Monday, December 22, 2008

Sayonara, San Francisco

Who: VN Editorial Assistant Abigail Young
What: One last hurrah in my favorite city 
WhereMillennium Restaurant, San Francisco, Calif.
When: December 21, 2008
Why: To celebrate an incredible internship at VegNews

The Scoop: Since September, I’ve had the pleasure of spending my days at the VNHQ, learning the ins-and-outs of magazine publishing, vegetarianism, and the art of cooking for a large group of hungry co-workers.  It’s been an amazing four months, and I’m still in denial about the fact that I’ll be hopping on a plane tomorrow morning, headed for the Midwest. 

To celebrate my time spent at VegNews, my boyfriend, Bill, and I had the honor of going to Millennium for a farewell dinner. Amateurs in gourmet dining, we knew we were in for a treat. 

Abby and Bill at Millennium in San Francisco, Calif.

Despite the dreary weather and cool temperatures, we made it to Millennium in good spirits and with big appetites. After drying off the December rain, we were seated at a cozy table for two. It took a surprisingly short time to decide what to order, even though the mouth-watering menu made us wish our stomachs were three times as large.

To start, we each ordered a small appetizer, our indecisiveness making it impossible to pick just one to share. Bill immediately singled out the Herb-Dusted Gold Potato Frittes with smoked ketchup, and I pretended to be healthy and chose the Seared Brussels Sprouts.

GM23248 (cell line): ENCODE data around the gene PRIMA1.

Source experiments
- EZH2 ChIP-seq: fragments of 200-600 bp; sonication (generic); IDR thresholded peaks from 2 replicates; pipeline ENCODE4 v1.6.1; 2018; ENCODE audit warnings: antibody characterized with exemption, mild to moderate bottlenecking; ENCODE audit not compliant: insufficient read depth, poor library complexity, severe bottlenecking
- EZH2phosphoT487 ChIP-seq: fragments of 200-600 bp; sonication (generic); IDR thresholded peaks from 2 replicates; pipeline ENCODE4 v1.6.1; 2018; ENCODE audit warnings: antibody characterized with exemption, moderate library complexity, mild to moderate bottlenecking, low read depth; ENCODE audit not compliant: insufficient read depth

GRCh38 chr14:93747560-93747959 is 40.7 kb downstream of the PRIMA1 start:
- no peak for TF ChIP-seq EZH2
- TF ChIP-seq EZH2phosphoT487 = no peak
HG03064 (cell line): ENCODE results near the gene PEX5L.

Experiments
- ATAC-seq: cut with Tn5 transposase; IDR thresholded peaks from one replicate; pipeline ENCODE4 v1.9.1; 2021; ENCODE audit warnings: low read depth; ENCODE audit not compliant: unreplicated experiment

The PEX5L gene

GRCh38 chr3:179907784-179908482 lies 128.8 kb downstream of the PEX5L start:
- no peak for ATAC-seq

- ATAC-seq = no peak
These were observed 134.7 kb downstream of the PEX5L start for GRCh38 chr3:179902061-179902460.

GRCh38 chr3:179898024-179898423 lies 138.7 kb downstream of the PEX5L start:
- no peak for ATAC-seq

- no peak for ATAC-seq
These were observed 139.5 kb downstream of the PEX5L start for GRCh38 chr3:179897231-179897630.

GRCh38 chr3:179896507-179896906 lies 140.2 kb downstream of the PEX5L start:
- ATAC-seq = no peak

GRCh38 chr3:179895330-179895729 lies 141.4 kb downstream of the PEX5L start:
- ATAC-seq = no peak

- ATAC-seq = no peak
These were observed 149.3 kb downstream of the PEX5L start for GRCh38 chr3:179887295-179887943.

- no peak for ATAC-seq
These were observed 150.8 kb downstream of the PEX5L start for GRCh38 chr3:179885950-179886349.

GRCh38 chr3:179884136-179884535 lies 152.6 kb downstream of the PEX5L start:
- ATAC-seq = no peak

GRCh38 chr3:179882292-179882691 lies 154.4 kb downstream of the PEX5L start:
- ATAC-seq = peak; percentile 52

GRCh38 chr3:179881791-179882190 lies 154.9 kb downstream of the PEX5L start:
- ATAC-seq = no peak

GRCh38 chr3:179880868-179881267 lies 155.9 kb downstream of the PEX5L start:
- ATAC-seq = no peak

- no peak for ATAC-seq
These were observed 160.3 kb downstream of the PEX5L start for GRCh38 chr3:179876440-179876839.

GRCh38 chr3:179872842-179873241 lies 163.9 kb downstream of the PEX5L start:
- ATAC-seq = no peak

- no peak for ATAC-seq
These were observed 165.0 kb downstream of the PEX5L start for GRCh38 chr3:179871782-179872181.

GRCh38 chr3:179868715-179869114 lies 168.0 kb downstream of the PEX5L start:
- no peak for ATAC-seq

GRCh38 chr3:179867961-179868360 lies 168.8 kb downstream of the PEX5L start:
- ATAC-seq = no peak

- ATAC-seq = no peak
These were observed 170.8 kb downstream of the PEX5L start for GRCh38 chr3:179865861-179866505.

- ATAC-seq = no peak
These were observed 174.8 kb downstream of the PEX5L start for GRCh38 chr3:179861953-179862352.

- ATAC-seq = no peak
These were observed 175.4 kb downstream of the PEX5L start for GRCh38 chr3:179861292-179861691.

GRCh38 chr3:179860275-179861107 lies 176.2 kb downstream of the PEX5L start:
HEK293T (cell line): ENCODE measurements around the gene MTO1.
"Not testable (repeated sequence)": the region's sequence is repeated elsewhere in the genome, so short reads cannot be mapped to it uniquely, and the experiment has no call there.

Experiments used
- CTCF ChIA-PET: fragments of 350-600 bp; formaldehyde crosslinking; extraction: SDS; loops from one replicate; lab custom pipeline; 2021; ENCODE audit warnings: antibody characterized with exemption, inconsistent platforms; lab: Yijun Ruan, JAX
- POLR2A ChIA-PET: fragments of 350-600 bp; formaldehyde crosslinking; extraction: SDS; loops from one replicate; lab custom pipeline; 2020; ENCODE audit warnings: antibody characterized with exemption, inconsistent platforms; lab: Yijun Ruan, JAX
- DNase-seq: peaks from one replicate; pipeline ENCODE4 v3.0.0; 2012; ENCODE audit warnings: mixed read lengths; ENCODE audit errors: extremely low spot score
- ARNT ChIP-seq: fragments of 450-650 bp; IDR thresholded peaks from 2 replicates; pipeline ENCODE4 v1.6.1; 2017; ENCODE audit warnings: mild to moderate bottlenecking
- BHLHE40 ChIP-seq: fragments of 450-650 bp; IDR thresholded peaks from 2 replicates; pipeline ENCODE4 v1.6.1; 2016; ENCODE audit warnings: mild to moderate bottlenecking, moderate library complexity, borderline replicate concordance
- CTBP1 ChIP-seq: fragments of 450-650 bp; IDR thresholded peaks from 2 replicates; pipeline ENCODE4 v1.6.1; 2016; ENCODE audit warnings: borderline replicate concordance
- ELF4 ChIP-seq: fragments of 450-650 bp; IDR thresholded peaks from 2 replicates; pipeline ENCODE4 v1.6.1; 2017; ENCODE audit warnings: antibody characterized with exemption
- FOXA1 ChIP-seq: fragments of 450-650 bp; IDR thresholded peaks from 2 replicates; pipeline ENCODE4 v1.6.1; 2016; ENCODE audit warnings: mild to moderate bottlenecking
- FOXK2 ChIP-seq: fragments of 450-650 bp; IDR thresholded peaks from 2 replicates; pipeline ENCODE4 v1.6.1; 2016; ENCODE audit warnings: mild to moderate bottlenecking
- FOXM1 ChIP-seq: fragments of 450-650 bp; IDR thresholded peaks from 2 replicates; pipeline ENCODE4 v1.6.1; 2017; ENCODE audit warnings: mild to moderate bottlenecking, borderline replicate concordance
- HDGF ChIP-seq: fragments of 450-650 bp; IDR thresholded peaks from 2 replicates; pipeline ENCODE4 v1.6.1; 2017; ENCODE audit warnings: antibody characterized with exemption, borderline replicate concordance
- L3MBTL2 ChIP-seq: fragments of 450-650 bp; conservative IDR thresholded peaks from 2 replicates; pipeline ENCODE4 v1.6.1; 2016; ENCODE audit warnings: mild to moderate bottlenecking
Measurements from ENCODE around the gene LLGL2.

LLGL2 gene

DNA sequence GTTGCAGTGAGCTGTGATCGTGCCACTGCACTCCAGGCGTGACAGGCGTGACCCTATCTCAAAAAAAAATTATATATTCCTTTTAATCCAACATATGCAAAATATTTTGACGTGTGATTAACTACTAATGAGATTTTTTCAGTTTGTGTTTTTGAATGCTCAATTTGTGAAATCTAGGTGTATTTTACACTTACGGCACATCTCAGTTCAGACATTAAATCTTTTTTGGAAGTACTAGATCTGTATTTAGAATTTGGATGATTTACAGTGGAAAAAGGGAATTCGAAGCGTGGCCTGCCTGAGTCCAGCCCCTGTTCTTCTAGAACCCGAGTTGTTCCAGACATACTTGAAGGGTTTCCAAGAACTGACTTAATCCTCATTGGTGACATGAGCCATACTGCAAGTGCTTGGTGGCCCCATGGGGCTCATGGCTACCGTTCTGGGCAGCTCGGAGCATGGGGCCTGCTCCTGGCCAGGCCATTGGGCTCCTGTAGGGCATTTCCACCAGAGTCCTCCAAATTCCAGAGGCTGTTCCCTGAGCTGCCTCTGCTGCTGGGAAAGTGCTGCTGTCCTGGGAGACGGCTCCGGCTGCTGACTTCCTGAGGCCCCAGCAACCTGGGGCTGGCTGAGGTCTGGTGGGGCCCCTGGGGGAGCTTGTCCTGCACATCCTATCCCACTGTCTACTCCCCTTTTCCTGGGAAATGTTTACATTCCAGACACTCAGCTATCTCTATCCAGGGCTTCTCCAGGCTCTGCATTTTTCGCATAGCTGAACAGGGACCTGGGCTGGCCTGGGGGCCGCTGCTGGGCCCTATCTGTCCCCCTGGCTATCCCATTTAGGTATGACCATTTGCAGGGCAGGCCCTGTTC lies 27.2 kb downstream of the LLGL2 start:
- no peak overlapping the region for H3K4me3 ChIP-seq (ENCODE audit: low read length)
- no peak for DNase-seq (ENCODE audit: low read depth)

I initially scoffed at the idea of ordering fries at such an upscale restaurant. You can get fries anywhere, right? Then I took a bite, and happily ate my words (and quite a few fries). Thick-cut potatoes, sprinkled with sea salt and a tasty blend of seasonings, were made even better with a quick dip in sweet and tangy ketchup.  I quickly apologized for doubting Bill’s gastronomical judgment.

The Brussels sprouts were nothing to scoff at either, and were devoured—mostly by me—in minutes. Seared, seasoned, then served with smoky tofu and olives, these little guys were delicious. I don’t think either one of us thought such a notorious vegetable could taste so good.

Brussels sprouts and fries—this versatility is one reason I’m so impressed with Millennium. On one hand, they take something “accidentally vegan” and lowbrow like fries and transform them into a gourmet appetizer. They also tackle stereotypical vegan fare, like Brussels sprouts, that most of the nation considers bland and boring. That is, until Eric Tucker turns those little cabbage look-a-likes into culinary gold. 

The appetizers were finished with gusto, and I started to worry that we had ordered too much. My stomach was filling up and we hadn’t even made it to the main course! Alas, when you’re at Millennium, you always find room.